Is Bangalore still a hub for urban wildlife?
Published: 19th January 2013 08:46 AM | Last Updated: 19th January 2013 08:46 AM | A+A A-
Spotting a wild boar in suburban areas of Bangalore city may seem unusual but as far as the trend goes, many wild animals have been colonising the urban environment for many years now adjusting to this habitat.
However, the urban wildlife in Bangalore is elusive and that is what makes it more exciting and adventurous for wildlife lovers.
There is a myth that wildlife per se is only found in those areas such as forests or environment of wilderness. But the fact is, they have now come to adjust to the urban landscape as well and build their habitat in the urban open woodlands, scrubs, urban wetlands, floral and agricultural areas.
Kishen, General Manager of People for Animals informs City Express, “We have rescued 165 different species of wildlife last month that includes reptiles, mammals and birds.
On an average, we rescue 150 wild animals per month. Black kites are over populated in the city and we get many calls. We have also rescued many rare species like the Hawk Owl in J P Nagar. Other reptiles include the Spectacled cobra, rat snake and Russell viper. They are flourishing in areas like Nagarbhavi and R R Nagar. They are found mostly in low bushy habitat.
Bangalore is blessed with urban wildlife. But having said that, species like slender loris and other mammals have gone down.”
However, noted environmentalist A N Yellappa Reddy says Bangalore has lost most of its wildlife over the years. He says, “The disappearance and pollution of the water bodies has completely affected the flocking of migratory birds to the city. This has also affected the aquatic animals and we have lost huge biodiversity.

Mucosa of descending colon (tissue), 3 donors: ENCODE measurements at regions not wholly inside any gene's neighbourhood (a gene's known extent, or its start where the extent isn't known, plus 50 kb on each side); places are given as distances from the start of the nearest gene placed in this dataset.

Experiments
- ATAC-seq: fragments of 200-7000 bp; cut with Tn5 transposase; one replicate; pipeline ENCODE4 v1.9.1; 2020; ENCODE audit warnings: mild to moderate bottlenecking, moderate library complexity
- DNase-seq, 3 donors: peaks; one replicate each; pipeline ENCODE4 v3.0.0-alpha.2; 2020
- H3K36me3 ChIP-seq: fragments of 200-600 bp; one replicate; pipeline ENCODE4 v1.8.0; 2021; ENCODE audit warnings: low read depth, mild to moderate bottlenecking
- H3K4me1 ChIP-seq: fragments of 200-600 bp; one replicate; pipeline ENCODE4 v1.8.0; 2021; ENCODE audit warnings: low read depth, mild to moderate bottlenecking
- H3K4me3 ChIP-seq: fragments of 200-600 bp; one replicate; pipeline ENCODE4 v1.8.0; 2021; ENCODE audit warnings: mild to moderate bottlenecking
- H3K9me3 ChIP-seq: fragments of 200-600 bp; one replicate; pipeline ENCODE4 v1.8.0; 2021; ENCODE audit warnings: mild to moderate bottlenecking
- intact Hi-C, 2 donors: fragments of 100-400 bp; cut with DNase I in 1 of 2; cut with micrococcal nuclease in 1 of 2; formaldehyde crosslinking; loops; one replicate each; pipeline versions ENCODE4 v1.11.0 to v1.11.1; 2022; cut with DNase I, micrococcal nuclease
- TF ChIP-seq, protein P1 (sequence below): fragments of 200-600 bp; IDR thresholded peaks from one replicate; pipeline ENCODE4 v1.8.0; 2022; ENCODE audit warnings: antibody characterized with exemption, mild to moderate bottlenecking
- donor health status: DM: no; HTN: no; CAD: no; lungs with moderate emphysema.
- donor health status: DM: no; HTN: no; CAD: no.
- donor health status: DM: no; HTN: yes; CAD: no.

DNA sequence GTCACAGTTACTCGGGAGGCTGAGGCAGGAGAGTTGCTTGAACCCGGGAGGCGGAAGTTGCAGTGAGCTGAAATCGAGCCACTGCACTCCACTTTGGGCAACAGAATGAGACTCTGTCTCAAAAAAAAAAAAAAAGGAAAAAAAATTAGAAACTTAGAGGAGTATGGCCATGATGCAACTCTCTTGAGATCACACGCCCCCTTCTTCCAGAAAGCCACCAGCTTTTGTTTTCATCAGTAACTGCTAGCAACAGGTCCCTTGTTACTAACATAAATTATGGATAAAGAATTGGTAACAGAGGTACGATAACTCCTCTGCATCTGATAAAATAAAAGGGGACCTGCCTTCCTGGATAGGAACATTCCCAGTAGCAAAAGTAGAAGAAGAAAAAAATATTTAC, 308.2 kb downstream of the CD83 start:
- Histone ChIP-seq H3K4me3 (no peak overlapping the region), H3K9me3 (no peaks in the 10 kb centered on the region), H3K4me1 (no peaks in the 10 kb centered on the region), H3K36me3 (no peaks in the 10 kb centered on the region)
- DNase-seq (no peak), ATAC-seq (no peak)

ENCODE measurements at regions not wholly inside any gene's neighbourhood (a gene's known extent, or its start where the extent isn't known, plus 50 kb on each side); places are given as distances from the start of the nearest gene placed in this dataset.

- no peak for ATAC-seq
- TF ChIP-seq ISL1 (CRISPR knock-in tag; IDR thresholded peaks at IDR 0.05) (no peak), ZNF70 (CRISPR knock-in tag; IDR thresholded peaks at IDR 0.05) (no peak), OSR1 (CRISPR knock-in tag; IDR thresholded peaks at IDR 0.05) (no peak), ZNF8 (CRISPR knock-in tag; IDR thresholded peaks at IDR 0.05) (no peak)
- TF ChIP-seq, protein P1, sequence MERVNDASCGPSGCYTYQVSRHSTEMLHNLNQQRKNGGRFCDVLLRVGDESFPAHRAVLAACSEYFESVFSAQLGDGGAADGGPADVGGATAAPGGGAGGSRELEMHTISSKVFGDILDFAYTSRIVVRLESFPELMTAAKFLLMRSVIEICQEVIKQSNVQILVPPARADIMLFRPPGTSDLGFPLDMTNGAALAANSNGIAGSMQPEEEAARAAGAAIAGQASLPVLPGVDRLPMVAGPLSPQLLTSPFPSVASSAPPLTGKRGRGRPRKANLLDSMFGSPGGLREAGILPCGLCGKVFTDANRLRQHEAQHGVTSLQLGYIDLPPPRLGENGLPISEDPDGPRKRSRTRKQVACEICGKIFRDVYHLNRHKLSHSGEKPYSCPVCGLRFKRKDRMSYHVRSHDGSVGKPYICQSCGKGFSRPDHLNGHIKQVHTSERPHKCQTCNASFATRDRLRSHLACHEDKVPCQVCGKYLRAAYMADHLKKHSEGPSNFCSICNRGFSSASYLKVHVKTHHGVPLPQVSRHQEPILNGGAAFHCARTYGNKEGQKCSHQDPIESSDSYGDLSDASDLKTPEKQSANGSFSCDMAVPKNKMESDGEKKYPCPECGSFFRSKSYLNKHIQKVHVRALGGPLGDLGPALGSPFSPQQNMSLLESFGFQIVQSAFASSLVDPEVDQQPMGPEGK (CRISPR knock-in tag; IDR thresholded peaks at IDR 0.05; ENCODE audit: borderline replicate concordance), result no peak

Even reptiles have drastically reduced. We have lost the green cover and this has affected the nesting habitat of birds. It is not only the small animals, but Bangalore always had a rich heritage of big mammals as well.
Elephants from Tamil Nadu used to come till R V Engineering College in 90s.” He further adds, “Spotting vultures has become very rare now.
There was a time in 1960s when there was a huge open space in Koramangala area which houses the Forum mall today. Vultures used to throng that place circling the sky, as people used to keep the corpse of horses and other animals. Even sparrows used to nest in every second house but today they are not to be seen.”
Bangalore was visited by many carnivorous birds. They used to flock the open spaces. Besides, the green areas are also a habitat for a variety of insects that are ecologically more important in a builtup landscape.
According to Yellappa Reddy, the change in the urban structure has brought a radical change in the mosaic of the ecosystems. He says, “Mole and ants have the ability to survive in any kind of condition but even their population is affected because of the change in the climate of the city.”